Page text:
“My early successes in life were…a product of the consistent love and high expectations with which I was surrounded as a child.” — Michelle Obama, Becoming
I just finished Michelle Obama’s excellent memoir. It made me laugh, cry, rage, and ponder. In many ways it was a respite, a reminder of the best in people, a much needed balm of reason, intelligence, and compassion.
Obama writes a lot about children, health, and education, which were centerpieces for many of her initiatives as FLOTUS. The above quote is one of many that got me thinking, because of that word expectations and the controversy over whether having expectations for our kids helps them thrive or causes them to feel pressured by the weight of adult ideas about what they should do and how they should do it.
If pushed to choose one or the other of these camps, I would choose the latter. Based on the above quote one might predict that Obama would choose the former. It wouldn’t be the only thing she and I don’t share views on. She sees schools, for instance, as an essential path for young people to learn, grow, and become. School was, for her, the way to transcend the class position and neighborhood she was born into in Chicago. I get it. After having read Elana Ferrante’s novels I’ve been watching the TV adaptation, “My Brilliant Friend.” For the women characters in that world, a world very similar to the one my own mother grew up in, education in the form of schools was the only ticket available to fight one’s way out of oppression. In “My Brilliant Friend” the teacher visits Lenu’s home to urge her parents to sacrifice their daughter’s economic contribution to the household and allow her to continue to attend school. Access to education in the form of schools can be a particular problem for girls. Last year in a book club I facilitate for homeschoolers the kids chose to read “I Am Malala” by Malala Yousafzai, the remarkably articulate and courageous girl who captured the world’s attention with her advocacy for education — i.e. schools — for girls.
I am a woman raised by a mother who came from circumstances where she and many other girls were denied the chance to go to school and made to work in the home. Her situation was much like Lenu’s — the teacher came to her home to request that she be allowed to keep attending school, but her parents’ answer was not to consent, as Lenu’s did. Rather, her parents gave the same answer as the one delivered by the parents (or more accurately, father) of Lila, the other main character in “My Brilliant Friend” — no. So at the age of 10 my mother stopped going to school, staying home to help run the two-room household with eight siblings, a cousin, a few animals, acres of olive groves, and no running water or electricity. My mother was sorely disappointed to lose that chance. Sure, the nuns that ran the school dispensed brutal punishments for misbehavior (kneel in the corner on grains of rice until your knees bleed, anyone?), but school was the place to go, not to get an education for its own sake, but to jump through the necessary hoops to collect the knowledge and symbolic pieces of paper that would allow one to rise above poverty and oppressive circumstances.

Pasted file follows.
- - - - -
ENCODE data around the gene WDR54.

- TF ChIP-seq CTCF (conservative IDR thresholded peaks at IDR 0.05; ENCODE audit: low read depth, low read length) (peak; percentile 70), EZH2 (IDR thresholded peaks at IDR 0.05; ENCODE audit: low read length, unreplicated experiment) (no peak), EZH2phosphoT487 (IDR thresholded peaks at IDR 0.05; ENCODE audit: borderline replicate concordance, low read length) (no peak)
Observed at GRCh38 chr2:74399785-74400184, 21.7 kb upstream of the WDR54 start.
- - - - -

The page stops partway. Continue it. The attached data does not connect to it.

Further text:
When my mother came to America via an arranged marriage, she carried the belief with her that school was the only way to better oneself, and she is not alone. It’s a belief shared by most people in our society, so powerfully enduring that it verges on mythology. And yet, when it came time for my own children to go to school I chose another way. I know I am fortunate to have had the opportunity to do so. While I initially started homeschooling because of a dissatisfaction with my daughter’s kindergarten experience, I have said more than once that my choice to continue had more to do with the pluses of homeschooling than the minuses of school. It worked for us, as it does for so many families, and much of my work as a homeschooling advocate has focused on helping folks see the practice as a viable choice among a range of options.
Seeing homeschooling as one way to educate children doesn’t begin, of course, to represent the range of styles, approaches, and philosophies within the homeschooling community. Which brings me back to expectations. Homeschooling parents are vulnerable to all kinds of accusations, among them helicopter parenting, which is widely seen as imposing toxic expectations on kids. For some homeschooling parents, anxiety over doing a good job creates emotional insecurities that can lead them to expect their kids to fulfill unrealistic or unreasonable accomplishments. Within the homeschooling community there are those who choose unschooling, and those parents can sometimes be portrayed or perceived as negligent people letting their kids do whatever they want with no expectations whatsoever.